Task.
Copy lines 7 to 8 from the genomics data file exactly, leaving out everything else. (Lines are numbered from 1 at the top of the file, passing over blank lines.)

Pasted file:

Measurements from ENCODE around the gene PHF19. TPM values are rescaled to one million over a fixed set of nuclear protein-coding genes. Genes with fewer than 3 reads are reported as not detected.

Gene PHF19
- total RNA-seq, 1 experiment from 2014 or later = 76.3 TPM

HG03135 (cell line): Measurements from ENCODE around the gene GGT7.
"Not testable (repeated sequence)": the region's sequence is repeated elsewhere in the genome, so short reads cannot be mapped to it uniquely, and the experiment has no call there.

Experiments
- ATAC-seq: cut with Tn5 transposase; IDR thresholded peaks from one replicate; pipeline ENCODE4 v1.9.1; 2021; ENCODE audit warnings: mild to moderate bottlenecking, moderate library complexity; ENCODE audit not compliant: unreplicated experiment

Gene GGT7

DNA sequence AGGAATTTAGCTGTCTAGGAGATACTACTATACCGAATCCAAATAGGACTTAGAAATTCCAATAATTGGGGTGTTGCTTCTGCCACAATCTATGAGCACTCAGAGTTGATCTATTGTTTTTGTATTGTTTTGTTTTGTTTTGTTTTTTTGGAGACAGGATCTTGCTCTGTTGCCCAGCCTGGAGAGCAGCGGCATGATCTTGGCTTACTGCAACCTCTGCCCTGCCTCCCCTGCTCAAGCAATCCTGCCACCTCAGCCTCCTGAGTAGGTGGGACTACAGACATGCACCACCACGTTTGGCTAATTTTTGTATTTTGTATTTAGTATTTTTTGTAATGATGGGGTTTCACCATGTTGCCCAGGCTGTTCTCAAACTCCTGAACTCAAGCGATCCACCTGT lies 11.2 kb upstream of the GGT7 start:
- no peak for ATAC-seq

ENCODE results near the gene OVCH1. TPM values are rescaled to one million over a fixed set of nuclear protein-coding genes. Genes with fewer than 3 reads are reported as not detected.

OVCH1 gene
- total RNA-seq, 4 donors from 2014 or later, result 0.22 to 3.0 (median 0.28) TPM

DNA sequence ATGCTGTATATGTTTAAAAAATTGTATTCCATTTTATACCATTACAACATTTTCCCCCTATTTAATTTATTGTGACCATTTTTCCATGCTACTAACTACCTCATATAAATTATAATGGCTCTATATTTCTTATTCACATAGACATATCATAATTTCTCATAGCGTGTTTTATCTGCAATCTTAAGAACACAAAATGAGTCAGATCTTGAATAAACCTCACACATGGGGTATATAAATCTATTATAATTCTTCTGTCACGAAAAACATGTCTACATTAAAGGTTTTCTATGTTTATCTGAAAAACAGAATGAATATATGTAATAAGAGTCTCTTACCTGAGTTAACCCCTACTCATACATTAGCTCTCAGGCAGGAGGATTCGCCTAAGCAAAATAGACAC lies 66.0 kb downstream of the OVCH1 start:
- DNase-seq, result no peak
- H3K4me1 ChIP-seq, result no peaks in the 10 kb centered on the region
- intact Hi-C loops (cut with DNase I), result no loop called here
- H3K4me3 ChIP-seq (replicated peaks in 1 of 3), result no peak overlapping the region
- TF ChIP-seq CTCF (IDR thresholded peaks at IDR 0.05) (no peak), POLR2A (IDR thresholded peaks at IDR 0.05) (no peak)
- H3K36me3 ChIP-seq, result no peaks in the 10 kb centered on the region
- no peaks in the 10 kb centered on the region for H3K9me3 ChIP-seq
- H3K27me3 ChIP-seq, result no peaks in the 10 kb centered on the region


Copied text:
- ATAC-seq: cut with Tn5 transposase; IDR thresholded peaks from one replicate; pipeline ENCODE4 v1.9.1; 2021; ENCODE audit warnings: mild to moderate bottlenecking, moderate library complexity; ENCODE audit not compliant: unreplicated experiment

Gene GGT7